Blurry Vision: Common Causes, Risk Factors, And Conservative Treatments

Facts About Blurred Vision

Blurry vision is not uncommon to anyone. It can be a sequela of many things, including stroke, diabetes, and aging, among others. However, it is vital to determine the real reason why your vision becomes unclear.

“Sight is such a valued sense, but there are still a lot of problems that fall through the cracks,” says Rajiv Shah, MD.


In many instances, the cause can be treated – or it might create some minimal changes only. In others, however, it might be a warning sign of a severe illness or permanent visual abnormality.

So what is blurred vision?

Blurry vision is defined as a loss of sharpness of eyesight. It is characterized by a decreased focus on what you see on one eye, both eyes, one particular area, or in all areas of the eye. Moreover, your vision could also be blurry due to things that are very close or very far away from you.

Most of the time, blurring is temporary or a simple sign that you just don’t have a perfect vision. However, if it happens suddenly, this can be serious and should be evaluated immediately by an eye doctor.


Signs And Symptoms

You should suspect that you’re having blurry vision when you have:

  • Vague vision in the outer field of the eye
  • Vague vision at different distances
  • Foggy vision
  • Frequent instances of blinking, rubbing or squinting
  • Decreased detail when looking at something

These changes may appear gradually or suddenly. They may also appear and then disappear, and appear again, which is usually the case with eyestrain, headaches, or too much sun exposure.

Other signs and symptoms you may discover can only be related to the cause of the real problem. For instance, eye swelling and irritation may imply that you have an infection. Or perhaps you’re having a bout of stroke preceded with slurred speech and dizziness.


Common Causes Of Blurry Vision

There are plenty of reasons why you get blurred vision, and it can range from a simple unclear vision to a severe health problem. These are some of the most common causes of blurred vision.

1. Astigmatism. An irregular shaped cornea that causes you not to see clearly in the distance characterizes this eye problem. When light hits the eye, it doesn’t enter at a single focus point but is scattered, leading to blurry vision.

2. Presbyopia, Myopia, Hyperopia. Inability to read up close, nearsightedness, and farsightedness respectively. People who have these types of disorder squint to focus, causing eyestrain and headache.

3. Chronic Dry Eyes. Vision becomes fuzzy when the eyes are unable to produce natural tears.

4. Migraines. Unilateral headaches that are intense like migraines can cause temporary blurred vision, zigzag patterns, and the appearance of dancing lights when one looks ahead.

“If your symptoms began after a head injury, are sudden and severe, or accompanied by symptoms of a stroke, such as difficulty speaking and confusion, seek emergency medical care,” says James Keith Fisher, MD.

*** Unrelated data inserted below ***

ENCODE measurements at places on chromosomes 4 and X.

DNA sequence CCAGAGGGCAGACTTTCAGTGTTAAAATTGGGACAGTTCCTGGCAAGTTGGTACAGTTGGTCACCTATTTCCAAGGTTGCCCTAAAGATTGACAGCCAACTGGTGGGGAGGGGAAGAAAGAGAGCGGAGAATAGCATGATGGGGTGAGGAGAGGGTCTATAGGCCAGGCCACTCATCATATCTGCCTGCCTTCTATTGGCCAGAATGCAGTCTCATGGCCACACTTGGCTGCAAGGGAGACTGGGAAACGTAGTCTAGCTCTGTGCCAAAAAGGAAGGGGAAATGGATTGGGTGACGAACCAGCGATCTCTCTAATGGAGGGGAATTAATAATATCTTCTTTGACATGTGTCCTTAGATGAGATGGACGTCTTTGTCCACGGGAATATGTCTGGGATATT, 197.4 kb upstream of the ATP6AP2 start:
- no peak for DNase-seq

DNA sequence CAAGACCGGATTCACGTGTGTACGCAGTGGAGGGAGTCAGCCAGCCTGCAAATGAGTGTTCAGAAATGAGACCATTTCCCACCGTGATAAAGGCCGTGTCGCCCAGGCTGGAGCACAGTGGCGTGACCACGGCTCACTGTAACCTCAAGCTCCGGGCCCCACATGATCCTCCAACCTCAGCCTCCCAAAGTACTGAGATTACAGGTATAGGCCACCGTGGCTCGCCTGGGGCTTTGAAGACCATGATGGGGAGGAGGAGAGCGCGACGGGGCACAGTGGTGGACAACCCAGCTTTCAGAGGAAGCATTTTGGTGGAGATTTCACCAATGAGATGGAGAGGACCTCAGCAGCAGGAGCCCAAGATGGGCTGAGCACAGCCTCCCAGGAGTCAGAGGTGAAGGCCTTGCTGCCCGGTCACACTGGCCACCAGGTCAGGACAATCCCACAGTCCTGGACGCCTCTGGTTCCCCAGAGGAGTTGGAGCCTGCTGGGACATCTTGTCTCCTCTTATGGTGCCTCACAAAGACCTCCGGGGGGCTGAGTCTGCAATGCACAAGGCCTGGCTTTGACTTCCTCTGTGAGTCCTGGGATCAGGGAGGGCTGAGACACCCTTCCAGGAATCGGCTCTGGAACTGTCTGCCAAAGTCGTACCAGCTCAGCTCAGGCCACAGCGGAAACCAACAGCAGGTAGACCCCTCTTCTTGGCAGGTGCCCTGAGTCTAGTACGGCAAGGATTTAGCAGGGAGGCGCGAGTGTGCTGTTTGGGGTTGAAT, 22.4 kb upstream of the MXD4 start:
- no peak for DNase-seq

5. Fatigue Or Too Much Sun Exposure. Often, when we stay too long in the sun, or we overwork in front of our computer, we don’t realize that our vision is affected until we stop and rest. Our vision fogs, but only temporarily. However, it’s not okay to do it repeatedly as it might lead to other permanent eye disorders.

According to Gary Heiting, OD, “if you have sudden blurry vision in one eye and are over age 60, it’s possible you have developed a macular hole in the central zone of your retina. Sudden blurry vision also may be a symptom of a detached retina, eye herpes or optic neuritis (inflammation of the optic nerve).”


Conservative Treatments For Blurry Vision

Some things we can do naturally to prevent or reduce blurry vision include:

• Wear protective glasses when doing computer work for prolonged periods.

• Always turn on the right amount of light when you’re reading or doing other activities. Too bright or too dark light can lead to strain and ultimately to eye abnormalities.

• Avoid stress and anxiety. These two often go together, and when they do, they just suck the life out of you if you don’t know how to handle them. One of the most affected parts of you, aside from your mental and emotional health, is your eye health. Find something to keep you happy, like exercise, massage, maintaining a hobby, or talking to a counselor.

• Visit your eye doctor regularly. In doing so, your doctor will quickly determine if you have a developing eye problem, and it can be cured or alleviated as early as possible.


Don’t take blurry vision for granted. It may just be a simple side effect of a headache, or it can be a warning sign of a more severe illness. So it is imperative to choose an eye doctor as early as now and schedule a monthly checkup. It really doesn’t take much of your time.


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